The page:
Sep 4 2014
Gorgeous studio debut from the Dutch quartet Estafest. Eno Supo is an alluring mix of Nordic jazz, folk-rock, and chamber music. The bustling activity of the latter qualities provides the serenity of the former a liveliness that prevents languorous music from ever becoming sleepy. Their debut album, a live performance recording, had plenty of enjoyable moments, but it lacked the focus and cohesion of their newest. With each of the quartet members contributing at least one composition to the affair, Eno Supo establishes a set list of ingredients, with altering the ratios to taste the only consideration for change.
With some tracks, like “Papillon” and title-track “Eno Supo,” the melodies are short, to the point, and crafted with a loving care. The title-track opens the album with an immediate display of that approach. On bass clarinet, Mete Erker constructs a mesmerizing and compact melody for the introduction, and it retains both qualities as the quartet rides that melody through a number of twists and turns, changing speeds at will. “Papillon,” too, opens with a brief, beautiful melodic phrase, but lets it slowly unwind. The song takes a turn at the midway point, unfolding into languorous viola solo. Oene van Geel takes a winding path on viola that leads right back to the front door of the melody for a peaceful conclusion.
Tracks like “Chime,” “Motief,” “Etaples,” and “Etaples 2” possess an uneasy serenity and an ominous tone reminiscent of Bill Frisell works like History, Mystery. There is a seeming contradiction to these tunes, of a formless structure that nonetheless maintains a cohesive propulsion… a sort of togetherness-by-agreement as opposed to actual bonds. It results in a most appealing tension.
A couple tracks threaten to break the mold. “T.C. 2” is up-tempo and urgent, especially when held in comparison to the other album tracks. Guitarist Anton Goudsmit comes alive, spreading heat with a laser-beam precision, and slashing through the melody with an extended solo. And “E” opens with a huge outburst, the closest thing to dissonance on the recording. Saxophone and viola shriek, piano stomps. and then the floor drops out and the quartet just floats with the most delicate serenity. Erker’s soprano sax is light as a feather and the piano of Jeroen van Vliet is the last of the falling rain at storm’s end. The contrast between the first half of the song and its second brings the beauty of the serenity into even greater focus and clarity.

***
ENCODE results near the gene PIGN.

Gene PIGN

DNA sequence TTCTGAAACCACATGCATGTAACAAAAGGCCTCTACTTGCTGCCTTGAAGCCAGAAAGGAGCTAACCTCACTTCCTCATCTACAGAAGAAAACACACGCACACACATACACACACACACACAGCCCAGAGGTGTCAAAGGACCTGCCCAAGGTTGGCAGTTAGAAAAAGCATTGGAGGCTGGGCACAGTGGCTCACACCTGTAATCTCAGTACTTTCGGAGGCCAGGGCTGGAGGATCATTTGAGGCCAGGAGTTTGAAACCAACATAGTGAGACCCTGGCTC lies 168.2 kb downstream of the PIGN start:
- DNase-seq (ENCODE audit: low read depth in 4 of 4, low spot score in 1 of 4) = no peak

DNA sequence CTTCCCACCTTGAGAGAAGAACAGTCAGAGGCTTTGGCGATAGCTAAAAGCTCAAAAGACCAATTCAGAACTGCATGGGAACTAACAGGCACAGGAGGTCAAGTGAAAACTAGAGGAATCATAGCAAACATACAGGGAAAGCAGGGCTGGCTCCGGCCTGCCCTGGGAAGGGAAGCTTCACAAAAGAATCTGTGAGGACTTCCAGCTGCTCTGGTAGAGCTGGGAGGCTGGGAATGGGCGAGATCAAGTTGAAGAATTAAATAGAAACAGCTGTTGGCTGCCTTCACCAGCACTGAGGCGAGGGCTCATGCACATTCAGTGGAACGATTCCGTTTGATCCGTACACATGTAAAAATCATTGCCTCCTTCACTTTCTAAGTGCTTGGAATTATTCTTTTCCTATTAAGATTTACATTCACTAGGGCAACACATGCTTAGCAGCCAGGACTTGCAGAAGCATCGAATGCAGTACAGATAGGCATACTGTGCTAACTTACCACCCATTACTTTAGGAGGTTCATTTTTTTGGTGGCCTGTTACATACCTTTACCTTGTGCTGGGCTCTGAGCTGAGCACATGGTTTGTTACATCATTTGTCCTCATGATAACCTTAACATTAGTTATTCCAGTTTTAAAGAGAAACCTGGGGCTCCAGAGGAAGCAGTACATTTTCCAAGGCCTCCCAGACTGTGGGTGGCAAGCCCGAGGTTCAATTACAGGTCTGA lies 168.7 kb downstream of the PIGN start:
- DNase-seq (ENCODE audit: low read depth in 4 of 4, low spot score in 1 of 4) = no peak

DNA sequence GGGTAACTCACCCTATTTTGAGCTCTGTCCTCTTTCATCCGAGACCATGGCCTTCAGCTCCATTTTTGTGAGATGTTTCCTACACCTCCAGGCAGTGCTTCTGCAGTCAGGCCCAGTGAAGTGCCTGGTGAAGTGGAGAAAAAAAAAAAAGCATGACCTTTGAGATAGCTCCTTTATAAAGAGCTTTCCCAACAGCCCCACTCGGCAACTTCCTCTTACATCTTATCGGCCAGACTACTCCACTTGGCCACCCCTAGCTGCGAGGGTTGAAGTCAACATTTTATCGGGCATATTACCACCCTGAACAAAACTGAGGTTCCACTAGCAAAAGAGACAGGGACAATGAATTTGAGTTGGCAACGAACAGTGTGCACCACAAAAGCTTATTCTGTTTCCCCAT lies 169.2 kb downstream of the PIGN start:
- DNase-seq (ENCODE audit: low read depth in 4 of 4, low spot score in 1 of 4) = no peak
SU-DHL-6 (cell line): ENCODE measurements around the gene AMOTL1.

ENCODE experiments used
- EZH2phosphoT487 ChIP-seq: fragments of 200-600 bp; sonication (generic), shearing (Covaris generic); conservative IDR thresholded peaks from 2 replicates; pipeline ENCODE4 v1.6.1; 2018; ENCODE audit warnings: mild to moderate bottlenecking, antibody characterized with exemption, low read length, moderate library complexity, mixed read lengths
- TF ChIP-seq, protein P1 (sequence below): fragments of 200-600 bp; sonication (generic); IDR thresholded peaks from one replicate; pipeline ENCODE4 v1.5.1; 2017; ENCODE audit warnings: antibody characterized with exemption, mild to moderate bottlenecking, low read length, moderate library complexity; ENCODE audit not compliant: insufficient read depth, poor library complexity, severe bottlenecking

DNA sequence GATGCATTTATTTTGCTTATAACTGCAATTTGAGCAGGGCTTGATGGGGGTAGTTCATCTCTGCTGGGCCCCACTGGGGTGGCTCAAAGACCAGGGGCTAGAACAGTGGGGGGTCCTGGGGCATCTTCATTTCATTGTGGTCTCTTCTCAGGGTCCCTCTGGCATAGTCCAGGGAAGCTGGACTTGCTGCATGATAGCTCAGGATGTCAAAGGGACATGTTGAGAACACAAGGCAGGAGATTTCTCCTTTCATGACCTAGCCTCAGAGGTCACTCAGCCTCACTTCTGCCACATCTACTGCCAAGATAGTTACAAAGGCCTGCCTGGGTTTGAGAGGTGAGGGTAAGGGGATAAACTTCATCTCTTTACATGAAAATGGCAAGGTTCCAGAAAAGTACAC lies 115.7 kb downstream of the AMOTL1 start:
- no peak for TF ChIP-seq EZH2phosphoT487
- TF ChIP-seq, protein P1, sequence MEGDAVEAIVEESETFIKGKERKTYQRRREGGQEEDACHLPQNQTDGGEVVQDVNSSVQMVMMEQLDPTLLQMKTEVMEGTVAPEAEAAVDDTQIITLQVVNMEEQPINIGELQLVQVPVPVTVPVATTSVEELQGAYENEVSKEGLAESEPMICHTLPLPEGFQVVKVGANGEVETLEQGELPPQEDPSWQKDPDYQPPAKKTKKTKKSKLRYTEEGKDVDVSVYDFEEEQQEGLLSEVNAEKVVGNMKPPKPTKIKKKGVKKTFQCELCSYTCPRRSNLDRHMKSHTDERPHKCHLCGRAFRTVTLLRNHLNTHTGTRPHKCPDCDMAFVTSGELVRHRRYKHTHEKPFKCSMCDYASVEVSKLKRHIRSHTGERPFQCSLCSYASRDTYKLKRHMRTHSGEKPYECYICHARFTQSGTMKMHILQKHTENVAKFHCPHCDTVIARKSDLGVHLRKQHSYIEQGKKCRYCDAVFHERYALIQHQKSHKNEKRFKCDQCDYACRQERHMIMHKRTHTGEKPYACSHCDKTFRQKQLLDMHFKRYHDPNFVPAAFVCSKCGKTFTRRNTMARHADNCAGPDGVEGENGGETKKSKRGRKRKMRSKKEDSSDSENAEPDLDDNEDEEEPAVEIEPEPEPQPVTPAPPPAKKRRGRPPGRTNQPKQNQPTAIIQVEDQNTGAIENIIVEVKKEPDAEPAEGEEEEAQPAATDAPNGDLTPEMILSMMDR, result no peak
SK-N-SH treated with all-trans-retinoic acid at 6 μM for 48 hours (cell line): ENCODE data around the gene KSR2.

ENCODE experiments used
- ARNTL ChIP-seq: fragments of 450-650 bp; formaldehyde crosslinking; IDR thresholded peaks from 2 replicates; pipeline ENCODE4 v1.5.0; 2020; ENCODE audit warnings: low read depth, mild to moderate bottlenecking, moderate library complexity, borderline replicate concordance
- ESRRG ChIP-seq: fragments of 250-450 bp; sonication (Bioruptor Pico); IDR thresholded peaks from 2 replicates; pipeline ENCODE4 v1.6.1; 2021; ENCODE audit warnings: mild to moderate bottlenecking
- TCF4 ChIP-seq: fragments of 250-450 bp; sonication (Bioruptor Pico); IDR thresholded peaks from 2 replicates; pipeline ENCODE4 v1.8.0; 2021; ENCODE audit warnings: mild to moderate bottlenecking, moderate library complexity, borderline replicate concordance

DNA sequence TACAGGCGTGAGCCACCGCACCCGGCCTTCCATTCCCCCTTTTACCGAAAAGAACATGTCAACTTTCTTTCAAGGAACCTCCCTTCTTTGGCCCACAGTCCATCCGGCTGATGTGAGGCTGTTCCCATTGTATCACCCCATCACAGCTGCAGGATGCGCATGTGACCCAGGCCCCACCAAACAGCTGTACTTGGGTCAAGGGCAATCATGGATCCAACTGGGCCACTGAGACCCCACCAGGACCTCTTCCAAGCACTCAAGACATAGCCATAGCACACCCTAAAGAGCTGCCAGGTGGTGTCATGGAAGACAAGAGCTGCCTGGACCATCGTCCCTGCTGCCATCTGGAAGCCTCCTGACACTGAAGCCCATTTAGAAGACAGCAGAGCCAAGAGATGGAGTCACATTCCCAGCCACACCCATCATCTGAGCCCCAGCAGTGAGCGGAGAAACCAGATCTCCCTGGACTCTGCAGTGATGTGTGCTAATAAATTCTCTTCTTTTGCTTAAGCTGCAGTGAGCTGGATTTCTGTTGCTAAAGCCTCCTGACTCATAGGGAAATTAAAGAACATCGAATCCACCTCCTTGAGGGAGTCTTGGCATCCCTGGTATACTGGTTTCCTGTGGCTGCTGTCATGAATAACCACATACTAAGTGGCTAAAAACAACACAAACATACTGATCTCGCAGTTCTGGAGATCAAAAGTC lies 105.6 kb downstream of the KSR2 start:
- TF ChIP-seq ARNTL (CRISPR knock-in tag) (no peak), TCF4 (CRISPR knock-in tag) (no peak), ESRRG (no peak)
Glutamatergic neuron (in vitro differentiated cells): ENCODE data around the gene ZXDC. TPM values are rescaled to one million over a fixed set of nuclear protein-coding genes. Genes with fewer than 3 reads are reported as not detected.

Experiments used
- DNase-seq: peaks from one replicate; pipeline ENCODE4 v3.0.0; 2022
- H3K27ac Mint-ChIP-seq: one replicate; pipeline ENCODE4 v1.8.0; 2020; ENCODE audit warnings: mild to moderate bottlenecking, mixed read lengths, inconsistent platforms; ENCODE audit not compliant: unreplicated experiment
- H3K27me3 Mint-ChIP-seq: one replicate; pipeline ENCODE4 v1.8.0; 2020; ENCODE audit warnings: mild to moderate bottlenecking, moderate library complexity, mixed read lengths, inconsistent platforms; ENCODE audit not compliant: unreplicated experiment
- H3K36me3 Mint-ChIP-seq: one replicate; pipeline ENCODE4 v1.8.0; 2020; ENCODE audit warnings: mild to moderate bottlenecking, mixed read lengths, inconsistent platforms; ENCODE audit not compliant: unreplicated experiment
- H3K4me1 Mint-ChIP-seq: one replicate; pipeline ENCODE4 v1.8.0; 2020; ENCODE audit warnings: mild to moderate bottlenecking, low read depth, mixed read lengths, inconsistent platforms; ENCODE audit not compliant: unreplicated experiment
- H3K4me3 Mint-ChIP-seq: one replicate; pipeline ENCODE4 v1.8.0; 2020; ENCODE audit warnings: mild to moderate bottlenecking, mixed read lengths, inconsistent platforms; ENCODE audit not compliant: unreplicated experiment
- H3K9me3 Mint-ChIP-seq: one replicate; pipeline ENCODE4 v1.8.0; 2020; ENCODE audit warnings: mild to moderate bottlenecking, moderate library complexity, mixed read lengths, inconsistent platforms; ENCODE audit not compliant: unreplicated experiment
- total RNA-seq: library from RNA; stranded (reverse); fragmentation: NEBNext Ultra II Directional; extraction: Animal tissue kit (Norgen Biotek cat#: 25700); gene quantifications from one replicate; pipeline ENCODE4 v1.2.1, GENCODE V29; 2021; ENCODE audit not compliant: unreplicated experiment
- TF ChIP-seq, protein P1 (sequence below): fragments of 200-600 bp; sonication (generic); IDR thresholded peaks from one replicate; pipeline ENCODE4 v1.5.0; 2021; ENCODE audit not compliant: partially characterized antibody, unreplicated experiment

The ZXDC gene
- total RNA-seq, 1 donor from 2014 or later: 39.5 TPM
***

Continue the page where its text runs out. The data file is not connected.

The sing-songy “81%” brings a bit of joviality to the affair, with tiny celebratory surges of melodicism and passages of a tight harmonic confluence… it’s an interlude of bubbly euphoria in the midst of introspective music.
The album ends much like it began, with the calm “No Farewell,” a song that creates a supreme beauty with the simplest of statements.
An absolutely gorgeous album with a striking personality.
Your album personnel: Oene van Geel (viola, cajon), Mete Erker (bass clarinet, soprano & tenor saxes), Jeroen van Vliet (piano), and Anton Goudsmit (guitar).
Released on Challenge Records.
Jazz from the Netherlands.
And here’s a LINK to a live video I posted to this site months ago, as part of the These are videos that I like series. It’s of Estafest performing the song “Papillon” live at the Bimhuis. Beautiful stuff.